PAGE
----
Earlier this year, JVC released the
Strikingly similar to the HD7, the HD3 uses the same 3-chip sensor configuration and the same 60GB hard drive as its bigger brother. Unlike the HD7's 10x Fujinon lens, though, the HD3 uses a new 10x Konica Minolta-branded lens. The HD3 crams all of these neat features into a smaller, lighter body, measuring over an inch shorter and weighing a fifth of a pound less than the HD7. Despite all these benefits, the HD3 does omit two of the HD7's features. It doesn't support the HD7's 1920 x 1080 "FHD," or "full high-definition" mode. While the FHD mode could conceivably produce slightly better video quality than the HD3's various shooting modes, CNET's own Lori Grunin said in her review of the HD7 that, "the FHD and 1440 CBR video looked quite similar to each other." She also noted that the dearth of supporting software for FHD makes it even more difficult to work with than most high-def footage. The HD3 also lacks the HD7's optical image stabilization, instead using an electronic image stabilization system.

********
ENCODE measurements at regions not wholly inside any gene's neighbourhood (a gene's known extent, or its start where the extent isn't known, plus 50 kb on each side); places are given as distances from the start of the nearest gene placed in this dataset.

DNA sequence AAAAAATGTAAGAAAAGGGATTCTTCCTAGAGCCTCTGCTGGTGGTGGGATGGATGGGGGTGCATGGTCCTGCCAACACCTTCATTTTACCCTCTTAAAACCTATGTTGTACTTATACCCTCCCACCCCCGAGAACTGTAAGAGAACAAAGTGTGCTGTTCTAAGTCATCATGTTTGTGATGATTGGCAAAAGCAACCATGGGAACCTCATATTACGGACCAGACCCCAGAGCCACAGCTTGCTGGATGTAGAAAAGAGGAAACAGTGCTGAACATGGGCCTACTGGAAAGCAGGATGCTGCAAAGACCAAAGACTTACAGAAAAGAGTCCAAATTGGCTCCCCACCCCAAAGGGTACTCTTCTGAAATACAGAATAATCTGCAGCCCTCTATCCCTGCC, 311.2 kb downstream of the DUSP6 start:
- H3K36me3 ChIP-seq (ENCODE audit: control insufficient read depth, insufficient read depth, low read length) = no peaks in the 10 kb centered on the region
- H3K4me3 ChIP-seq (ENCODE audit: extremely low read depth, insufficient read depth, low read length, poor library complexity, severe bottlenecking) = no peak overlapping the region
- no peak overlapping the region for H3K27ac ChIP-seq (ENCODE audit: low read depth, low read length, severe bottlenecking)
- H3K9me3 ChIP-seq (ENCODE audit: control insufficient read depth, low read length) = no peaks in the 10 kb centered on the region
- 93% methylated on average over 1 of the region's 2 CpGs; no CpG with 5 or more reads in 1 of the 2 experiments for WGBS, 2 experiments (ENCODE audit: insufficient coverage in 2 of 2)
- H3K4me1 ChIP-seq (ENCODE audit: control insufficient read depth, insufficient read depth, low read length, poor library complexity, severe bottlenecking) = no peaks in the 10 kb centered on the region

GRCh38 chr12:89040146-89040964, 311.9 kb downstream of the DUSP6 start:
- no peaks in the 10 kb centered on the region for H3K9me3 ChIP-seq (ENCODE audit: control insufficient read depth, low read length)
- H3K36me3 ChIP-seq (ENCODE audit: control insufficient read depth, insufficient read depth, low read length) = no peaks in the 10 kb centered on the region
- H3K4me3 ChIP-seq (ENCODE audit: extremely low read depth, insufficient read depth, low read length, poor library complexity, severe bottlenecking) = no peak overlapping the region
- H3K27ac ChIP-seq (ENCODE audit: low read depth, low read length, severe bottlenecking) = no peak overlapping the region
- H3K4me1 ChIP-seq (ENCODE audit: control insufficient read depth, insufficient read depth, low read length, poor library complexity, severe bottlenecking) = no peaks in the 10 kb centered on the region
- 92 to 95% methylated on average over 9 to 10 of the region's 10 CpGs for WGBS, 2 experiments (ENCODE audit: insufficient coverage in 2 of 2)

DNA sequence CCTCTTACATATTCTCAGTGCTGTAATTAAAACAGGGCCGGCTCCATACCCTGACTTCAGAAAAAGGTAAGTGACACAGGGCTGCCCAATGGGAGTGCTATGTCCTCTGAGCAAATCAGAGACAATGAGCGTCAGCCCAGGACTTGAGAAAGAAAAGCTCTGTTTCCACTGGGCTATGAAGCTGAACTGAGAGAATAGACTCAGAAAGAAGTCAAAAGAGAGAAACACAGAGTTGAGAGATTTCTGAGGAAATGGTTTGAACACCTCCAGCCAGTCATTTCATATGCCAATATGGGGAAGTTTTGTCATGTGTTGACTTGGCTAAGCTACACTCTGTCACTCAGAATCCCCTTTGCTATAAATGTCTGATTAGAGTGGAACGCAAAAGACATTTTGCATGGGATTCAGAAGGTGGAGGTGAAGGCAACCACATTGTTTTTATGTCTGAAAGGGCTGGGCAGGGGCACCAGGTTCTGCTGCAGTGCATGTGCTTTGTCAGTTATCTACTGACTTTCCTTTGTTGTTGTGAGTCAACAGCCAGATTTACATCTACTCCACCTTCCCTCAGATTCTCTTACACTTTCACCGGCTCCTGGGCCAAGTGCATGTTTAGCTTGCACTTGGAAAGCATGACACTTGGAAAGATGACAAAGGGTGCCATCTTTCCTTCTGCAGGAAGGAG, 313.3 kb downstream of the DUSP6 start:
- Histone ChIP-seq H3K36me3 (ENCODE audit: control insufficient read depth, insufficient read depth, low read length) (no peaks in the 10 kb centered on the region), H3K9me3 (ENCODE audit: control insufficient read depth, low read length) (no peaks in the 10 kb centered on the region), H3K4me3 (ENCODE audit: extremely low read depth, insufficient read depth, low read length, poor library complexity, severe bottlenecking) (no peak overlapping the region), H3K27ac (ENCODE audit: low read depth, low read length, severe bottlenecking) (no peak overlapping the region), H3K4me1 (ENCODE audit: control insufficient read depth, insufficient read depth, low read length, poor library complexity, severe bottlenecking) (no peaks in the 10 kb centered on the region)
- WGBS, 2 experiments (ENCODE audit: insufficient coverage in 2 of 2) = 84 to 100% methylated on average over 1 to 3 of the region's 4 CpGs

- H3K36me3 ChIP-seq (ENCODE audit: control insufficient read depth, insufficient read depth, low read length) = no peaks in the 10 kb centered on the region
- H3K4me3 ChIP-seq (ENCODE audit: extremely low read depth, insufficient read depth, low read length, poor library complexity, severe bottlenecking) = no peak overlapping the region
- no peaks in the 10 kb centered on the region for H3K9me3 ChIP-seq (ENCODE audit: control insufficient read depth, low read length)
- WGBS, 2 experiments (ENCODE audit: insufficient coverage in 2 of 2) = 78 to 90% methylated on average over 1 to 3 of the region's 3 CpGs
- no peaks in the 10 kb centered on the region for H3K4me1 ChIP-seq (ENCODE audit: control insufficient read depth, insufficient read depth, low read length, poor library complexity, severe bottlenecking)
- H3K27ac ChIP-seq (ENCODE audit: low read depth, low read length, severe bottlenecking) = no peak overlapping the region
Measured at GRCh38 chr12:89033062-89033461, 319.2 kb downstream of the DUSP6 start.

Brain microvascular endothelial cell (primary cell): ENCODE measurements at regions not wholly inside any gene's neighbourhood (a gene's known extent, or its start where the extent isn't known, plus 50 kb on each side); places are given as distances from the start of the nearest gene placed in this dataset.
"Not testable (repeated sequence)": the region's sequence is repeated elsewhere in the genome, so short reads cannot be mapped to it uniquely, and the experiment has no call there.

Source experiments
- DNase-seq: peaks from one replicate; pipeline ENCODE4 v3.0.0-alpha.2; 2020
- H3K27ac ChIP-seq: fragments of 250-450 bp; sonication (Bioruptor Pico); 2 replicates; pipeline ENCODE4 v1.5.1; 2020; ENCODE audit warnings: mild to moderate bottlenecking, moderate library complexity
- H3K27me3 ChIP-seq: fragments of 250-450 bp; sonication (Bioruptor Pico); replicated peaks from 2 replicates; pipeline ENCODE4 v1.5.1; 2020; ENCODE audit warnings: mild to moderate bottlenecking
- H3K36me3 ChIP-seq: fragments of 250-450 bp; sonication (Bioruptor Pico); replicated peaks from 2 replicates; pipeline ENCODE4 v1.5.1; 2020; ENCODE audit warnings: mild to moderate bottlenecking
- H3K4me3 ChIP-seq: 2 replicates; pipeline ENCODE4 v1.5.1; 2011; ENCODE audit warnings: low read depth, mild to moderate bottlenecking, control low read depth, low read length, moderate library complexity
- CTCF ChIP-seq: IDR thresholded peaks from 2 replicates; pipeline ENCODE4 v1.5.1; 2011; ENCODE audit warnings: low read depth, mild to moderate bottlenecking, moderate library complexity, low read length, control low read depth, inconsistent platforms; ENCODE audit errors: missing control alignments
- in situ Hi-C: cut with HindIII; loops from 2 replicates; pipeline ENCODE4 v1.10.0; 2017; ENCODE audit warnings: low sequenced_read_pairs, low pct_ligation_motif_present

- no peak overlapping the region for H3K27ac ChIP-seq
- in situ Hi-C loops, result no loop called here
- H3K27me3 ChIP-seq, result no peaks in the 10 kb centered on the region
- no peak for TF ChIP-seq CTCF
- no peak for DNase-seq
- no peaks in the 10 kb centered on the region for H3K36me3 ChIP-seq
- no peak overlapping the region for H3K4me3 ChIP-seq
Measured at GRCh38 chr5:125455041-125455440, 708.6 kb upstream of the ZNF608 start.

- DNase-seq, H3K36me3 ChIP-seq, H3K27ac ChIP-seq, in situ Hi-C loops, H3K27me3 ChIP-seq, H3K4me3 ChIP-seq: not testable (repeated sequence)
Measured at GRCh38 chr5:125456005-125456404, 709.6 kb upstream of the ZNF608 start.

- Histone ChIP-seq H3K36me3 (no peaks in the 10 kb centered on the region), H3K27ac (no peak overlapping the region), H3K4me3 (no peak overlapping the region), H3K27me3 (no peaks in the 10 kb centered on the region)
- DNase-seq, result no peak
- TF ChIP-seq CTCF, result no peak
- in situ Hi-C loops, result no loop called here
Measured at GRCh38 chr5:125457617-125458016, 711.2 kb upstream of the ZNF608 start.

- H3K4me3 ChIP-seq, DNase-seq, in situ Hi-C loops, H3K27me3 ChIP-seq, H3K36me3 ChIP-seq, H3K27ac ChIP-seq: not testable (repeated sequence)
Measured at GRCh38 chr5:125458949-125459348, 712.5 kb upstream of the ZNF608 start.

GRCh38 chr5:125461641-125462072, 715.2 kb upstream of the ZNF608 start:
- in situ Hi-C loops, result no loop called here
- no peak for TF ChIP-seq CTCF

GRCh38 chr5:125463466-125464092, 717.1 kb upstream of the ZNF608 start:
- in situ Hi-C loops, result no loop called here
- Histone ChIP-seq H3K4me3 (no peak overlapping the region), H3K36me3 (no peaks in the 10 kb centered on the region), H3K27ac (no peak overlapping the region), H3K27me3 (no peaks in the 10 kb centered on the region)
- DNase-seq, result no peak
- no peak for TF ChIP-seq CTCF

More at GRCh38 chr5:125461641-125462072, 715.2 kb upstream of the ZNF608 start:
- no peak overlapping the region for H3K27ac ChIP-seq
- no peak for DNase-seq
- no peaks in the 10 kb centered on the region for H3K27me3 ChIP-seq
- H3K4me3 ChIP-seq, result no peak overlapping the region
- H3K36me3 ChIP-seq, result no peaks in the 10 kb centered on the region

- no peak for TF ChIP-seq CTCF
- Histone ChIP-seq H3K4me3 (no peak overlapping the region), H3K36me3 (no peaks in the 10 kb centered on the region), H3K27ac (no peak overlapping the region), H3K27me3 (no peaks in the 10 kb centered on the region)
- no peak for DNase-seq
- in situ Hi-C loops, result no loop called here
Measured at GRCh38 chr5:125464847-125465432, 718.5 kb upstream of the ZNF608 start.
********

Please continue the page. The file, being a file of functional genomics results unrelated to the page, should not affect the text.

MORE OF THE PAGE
The JVC Everio GZ-HD3 ships in September with an estimated retail price of $1300, a full $300 less than the HD7.